Going Inside: Lefleur’s Restaurant, Jackson

On Wednesday, MissPres set a new record for most views in a day, 2,383, and most of that was on the strength of one post, Tom Barnes’ Lost Mississippi: Jacksonian Highway Hotel/Lefleurs Restaurant, originally published in May 2011. That post has garnered 2,638 views in just three days, and a little research showed me that the interest was coming mostly from one Facebook link on the group called “Restaurant History of Jackson, Mississippi“–clearly a very active group! A few comments on Facebook and on our own post asked about the earlier location of Lefleur’s Restaurant on President Street in downtown Jackson, and it just so happens that I concurrently came across a postcard that I had forgotten, showing an inside view at that earlier location. For those of you who know Jackson, the restaurant was located in the Elks Club building, where Underground 119 is now.

LeFleur's. 119 So. President--Jackson, Miss. Recommended by Duncan Hines. Famous for Southern Cooking--Fine Steaks--New Orleans Seafood Dishes. Lefleur's is named for Louis LeFleur--founder of the City of Jackson, which was originally a small trading post known as LeFleur's Bluff.

LeFleur’s. 119 So. President–Jackson, Miss. Recommended by Duncan Hines. Famous for Southern Cooking–Fine Steaks–New Orleans Seafood Dishes. Lefleur’s is named for Louis LeFleur–founder of the City of Jackson, which was originally a small trading post known as LeFleur’s Bluff.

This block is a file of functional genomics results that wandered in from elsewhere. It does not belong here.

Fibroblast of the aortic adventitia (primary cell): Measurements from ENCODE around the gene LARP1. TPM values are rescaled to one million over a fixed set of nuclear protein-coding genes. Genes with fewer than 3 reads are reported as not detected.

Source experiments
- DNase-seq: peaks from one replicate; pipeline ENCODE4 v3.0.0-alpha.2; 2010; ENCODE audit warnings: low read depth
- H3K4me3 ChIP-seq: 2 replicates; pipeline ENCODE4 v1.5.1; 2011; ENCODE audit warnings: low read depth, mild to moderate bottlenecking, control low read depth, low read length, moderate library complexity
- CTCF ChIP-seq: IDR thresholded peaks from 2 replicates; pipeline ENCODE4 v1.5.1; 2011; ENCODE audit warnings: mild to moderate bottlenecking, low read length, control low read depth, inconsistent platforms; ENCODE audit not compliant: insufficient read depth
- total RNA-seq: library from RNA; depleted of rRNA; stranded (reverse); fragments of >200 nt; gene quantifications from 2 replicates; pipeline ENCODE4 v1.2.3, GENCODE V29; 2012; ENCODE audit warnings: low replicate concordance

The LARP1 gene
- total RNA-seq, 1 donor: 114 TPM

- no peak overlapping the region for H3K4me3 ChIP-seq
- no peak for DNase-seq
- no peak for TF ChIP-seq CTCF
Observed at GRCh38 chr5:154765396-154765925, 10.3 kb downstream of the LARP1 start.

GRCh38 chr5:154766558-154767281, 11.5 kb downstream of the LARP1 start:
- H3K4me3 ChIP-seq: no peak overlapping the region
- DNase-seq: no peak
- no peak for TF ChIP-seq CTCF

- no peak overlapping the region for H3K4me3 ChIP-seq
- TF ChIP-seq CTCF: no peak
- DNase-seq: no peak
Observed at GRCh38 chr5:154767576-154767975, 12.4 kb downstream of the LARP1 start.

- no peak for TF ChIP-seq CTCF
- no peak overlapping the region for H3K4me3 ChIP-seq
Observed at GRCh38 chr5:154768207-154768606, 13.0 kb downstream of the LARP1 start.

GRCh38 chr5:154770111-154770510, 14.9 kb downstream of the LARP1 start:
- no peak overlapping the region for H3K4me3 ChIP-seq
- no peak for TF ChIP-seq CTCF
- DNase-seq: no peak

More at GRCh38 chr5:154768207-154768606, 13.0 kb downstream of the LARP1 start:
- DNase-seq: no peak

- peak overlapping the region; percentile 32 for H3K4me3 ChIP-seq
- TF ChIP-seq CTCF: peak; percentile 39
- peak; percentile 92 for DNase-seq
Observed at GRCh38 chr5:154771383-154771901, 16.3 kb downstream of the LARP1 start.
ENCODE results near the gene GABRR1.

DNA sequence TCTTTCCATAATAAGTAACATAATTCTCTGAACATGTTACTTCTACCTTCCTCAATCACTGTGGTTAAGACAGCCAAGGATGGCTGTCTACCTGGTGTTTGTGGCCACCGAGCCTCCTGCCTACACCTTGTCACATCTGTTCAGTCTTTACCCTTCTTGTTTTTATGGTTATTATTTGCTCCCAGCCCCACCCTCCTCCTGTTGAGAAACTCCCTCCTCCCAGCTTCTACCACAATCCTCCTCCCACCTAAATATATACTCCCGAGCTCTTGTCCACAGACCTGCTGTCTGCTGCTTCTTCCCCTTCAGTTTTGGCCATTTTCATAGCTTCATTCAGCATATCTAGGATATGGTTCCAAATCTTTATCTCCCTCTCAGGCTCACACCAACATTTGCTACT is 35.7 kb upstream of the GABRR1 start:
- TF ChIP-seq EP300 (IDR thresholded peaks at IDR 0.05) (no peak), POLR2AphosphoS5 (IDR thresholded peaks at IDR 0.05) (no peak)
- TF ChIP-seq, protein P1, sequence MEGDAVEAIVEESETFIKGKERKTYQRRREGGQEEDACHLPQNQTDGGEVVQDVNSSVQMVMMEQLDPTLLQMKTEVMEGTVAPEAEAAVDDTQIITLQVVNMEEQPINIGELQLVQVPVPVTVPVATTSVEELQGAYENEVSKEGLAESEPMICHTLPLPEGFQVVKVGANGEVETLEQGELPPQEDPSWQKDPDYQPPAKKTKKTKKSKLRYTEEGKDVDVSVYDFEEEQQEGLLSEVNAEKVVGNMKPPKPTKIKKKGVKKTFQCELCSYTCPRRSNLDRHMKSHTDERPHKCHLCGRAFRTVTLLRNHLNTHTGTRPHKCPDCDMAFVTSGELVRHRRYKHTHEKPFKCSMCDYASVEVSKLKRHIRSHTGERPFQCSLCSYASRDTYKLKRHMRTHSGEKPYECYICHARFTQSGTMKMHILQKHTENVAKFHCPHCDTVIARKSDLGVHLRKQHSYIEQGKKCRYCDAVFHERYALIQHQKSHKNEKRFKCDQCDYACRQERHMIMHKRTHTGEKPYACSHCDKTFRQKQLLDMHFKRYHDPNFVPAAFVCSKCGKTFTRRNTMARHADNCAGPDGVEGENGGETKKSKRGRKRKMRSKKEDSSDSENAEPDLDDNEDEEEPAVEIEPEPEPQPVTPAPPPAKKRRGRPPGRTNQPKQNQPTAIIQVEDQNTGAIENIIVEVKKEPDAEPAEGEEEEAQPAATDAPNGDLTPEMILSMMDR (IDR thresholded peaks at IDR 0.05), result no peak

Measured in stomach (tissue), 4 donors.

More Going Inside:



Categories: Architectural Research, Jackson

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2 replies

  1. Many thanks to E. L., Ms. Barnes and Suzassippi for posts that let us see our beautiful Mississippi – past and present, Some posts bring back great memories like this one. Some memories bring smiles and some bring tears. Thank you so much for your time, photos and information that you share with all of us. May 2015 be a year of saving our pretty and historically significant buildings,

    Like

  2. As a young boy in the late 40’s I lived on Tombigbee St. When going to the Century Theater on Saturdays I would pass by the front door of the Elk’s Building, where garbage cans full of oyster shells sat on on the curb of President St. One soon learned to go around rather than pass this spot on a hot summer day. I also frequently passed at night with my mother and father, and it was clear that the partons in LeFleur’s just below the street level were having a fine old time!

    Liked by 1 person

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